1941-1942 started a major new styling direction in Detroit: out with the graceful and delicate streamline-era front ends; in with the Wurlitzer juke-box look out front. As much as I can appreciate some of the fanciful front ends in their own right, they typically overpowered the rest of the cars, which with few exceptions were still mostly the same bodies as the ’39s. In the case of the exceptionally graceful 1939 Continental, the results of its facelift in 1942 were rather exceptionally jarring.
TheProfessor47 posted these shots of this very fine 1942 Continental, which also had elongated front and rear fenders compared to the original. Obviously, still a very attractive car, and the front end was still much better then the really heavy one that came along in 1946.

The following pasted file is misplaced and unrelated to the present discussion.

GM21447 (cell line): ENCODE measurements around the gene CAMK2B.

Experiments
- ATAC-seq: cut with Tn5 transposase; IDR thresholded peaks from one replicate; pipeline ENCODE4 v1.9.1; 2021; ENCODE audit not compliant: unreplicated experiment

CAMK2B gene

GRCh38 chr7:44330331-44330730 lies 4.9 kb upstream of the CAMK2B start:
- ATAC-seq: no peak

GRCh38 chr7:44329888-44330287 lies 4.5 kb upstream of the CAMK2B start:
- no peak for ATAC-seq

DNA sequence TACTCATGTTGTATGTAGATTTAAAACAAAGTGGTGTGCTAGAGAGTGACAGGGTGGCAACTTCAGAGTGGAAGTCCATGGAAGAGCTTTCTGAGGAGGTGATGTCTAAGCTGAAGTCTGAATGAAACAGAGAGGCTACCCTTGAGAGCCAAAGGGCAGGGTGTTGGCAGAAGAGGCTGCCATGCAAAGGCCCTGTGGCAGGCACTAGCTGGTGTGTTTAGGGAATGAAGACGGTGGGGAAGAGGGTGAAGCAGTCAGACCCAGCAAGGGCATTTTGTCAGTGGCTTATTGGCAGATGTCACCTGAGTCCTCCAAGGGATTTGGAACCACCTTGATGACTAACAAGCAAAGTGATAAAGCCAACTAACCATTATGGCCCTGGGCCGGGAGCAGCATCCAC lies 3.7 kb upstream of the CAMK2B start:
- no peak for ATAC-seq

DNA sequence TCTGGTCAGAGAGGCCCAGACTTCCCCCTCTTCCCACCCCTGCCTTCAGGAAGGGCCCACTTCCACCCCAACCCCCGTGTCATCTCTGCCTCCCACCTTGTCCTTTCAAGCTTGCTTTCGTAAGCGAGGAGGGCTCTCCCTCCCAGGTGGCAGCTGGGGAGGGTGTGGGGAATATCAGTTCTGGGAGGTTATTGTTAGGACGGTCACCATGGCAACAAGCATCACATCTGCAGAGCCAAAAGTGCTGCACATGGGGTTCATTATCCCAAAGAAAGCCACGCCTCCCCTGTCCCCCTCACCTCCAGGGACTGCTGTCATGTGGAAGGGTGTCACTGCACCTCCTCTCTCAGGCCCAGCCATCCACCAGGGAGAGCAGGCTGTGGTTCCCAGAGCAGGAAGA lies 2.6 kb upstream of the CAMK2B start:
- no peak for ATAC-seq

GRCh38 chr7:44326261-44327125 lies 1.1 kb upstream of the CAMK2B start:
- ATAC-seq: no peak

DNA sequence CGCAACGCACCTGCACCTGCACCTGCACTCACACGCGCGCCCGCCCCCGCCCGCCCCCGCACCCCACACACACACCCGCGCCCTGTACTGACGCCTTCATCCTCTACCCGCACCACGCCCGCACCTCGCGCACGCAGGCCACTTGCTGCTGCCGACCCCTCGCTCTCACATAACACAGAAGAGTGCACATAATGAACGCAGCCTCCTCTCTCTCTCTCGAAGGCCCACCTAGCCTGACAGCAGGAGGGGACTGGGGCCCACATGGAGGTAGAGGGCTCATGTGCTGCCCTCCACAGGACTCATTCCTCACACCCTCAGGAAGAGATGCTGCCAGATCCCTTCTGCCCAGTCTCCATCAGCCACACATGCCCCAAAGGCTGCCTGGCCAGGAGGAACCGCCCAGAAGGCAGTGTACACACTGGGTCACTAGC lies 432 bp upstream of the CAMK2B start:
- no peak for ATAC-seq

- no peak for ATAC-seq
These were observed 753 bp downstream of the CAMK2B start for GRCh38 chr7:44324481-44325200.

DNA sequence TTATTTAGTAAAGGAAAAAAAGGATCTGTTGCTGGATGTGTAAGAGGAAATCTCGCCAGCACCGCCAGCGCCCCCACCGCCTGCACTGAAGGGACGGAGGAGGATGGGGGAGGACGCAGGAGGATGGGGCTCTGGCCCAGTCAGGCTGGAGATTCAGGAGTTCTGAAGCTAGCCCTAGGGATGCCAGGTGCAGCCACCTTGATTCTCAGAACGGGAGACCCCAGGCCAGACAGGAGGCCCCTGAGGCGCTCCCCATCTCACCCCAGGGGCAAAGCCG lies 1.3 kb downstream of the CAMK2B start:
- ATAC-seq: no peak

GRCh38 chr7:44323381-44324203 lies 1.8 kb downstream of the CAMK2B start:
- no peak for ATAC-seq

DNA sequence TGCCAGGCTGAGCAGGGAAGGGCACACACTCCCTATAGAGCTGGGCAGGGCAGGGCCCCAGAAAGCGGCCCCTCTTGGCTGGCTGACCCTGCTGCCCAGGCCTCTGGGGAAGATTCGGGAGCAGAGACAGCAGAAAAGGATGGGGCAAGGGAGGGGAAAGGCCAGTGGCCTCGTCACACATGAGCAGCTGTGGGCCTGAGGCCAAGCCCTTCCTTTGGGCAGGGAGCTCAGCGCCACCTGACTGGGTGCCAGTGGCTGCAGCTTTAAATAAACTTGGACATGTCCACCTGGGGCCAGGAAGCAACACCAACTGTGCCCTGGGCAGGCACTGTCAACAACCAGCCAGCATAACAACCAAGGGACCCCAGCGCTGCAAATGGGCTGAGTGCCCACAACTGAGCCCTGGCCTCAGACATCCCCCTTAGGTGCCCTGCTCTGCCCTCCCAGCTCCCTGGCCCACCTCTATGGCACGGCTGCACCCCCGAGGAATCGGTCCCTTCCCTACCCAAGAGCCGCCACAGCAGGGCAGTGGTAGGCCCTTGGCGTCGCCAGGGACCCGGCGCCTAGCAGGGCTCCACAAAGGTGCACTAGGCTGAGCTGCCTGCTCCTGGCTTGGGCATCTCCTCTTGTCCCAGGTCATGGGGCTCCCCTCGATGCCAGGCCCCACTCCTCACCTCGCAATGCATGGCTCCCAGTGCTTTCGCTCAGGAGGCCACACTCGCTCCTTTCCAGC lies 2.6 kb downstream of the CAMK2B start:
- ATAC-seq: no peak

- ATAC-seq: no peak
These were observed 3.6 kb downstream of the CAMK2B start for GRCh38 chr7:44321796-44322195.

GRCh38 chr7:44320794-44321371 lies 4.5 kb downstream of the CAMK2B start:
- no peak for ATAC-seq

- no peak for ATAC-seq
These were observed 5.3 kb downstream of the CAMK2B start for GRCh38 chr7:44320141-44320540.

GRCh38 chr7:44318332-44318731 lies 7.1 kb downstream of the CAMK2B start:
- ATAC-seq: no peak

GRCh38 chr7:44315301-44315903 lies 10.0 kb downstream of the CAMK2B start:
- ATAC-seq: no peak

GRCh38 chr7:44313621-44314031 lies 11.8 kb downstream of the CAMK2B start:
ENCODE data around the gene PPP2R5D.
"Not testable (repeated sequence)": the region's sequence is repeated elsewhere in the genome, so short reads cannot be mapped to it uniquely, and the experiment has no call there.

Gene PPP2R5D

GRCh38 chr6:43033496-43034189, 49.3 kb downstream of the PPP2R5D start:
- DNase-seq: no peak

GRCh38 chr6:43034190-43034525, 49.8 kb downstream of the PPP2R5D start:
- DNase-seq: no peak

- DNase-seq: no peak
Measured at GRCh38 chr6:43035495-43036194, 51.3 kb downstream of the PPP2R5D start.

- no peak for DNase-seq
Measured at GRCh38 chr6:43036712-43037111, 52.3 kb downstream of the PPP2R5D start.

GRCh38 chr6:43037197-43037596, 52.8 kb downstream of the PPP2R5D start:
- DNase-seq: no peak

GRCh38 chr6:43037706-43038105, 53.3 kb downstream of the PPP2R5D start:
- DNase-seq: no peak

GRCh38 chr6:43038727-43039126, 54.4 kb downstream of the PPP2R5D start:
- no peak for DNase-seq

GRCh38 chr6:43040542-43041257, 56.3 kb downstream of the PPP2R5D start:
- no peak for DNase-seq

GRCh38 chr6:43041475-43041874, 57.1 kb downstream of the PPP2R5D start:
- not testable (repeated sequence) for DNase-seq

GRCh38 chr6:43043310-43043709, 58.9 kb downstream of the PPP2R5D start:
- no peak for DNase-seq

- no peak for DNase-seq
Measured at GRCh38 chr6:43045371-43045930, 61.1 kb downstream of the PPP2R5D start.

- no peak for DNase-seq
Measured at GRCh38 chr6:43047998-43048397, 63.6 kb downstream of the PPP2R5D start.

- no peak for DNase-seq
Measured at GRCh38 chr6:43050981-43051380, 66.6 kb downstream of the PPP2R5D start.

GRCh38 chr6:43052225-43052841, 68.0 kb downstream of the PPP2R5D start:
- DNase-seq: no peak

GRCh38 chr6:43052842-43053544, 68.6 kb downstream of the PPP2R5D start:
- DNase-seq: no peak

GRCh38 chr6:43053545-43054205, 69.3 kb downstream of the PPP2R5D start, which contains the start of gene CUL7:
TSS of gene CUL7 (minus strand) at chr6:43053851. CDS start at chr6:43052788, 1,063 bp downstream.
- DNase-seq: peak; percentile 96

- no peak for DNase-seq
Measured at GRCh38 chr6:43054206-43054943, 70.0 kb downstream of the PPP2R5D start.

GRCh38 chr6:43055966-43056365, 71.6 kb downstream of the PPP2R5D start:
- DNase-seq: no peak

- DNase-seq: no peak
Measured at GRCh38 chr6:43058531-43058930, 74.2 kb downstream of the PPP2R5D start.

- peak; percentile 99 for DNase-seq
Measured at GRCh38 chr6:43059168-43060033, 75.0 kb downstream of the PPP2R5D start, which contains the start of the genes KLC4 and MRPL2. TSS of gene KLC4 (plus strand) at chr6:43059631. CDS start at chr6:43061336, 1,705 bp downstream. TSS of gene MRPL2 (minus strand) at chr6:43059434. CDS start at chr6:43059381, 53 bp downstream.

These Continentals were appreciated for their uniqueness right from the get-go, and I suspect their survival rate is perhaps the highest of any American car of this era. But they were saddled with what was undoubtedly the worst engine ever built by Ford, the Zephyr V12. Many or most had their engine replaced with the big Lincoln flathead V8 that came along in 1949, or even the later Lincoln Y-block.
Apparently, there were plans for a Continental coupe based on the new 1949 body, but it was nixed due to it just not working on that big, bulbous body shell, as well as anticipated low sales. Or perhaps it was out of respect to Edsel Ford, who died in 1943, and didn’t want his reputation sullied by something less than worthy. Good call.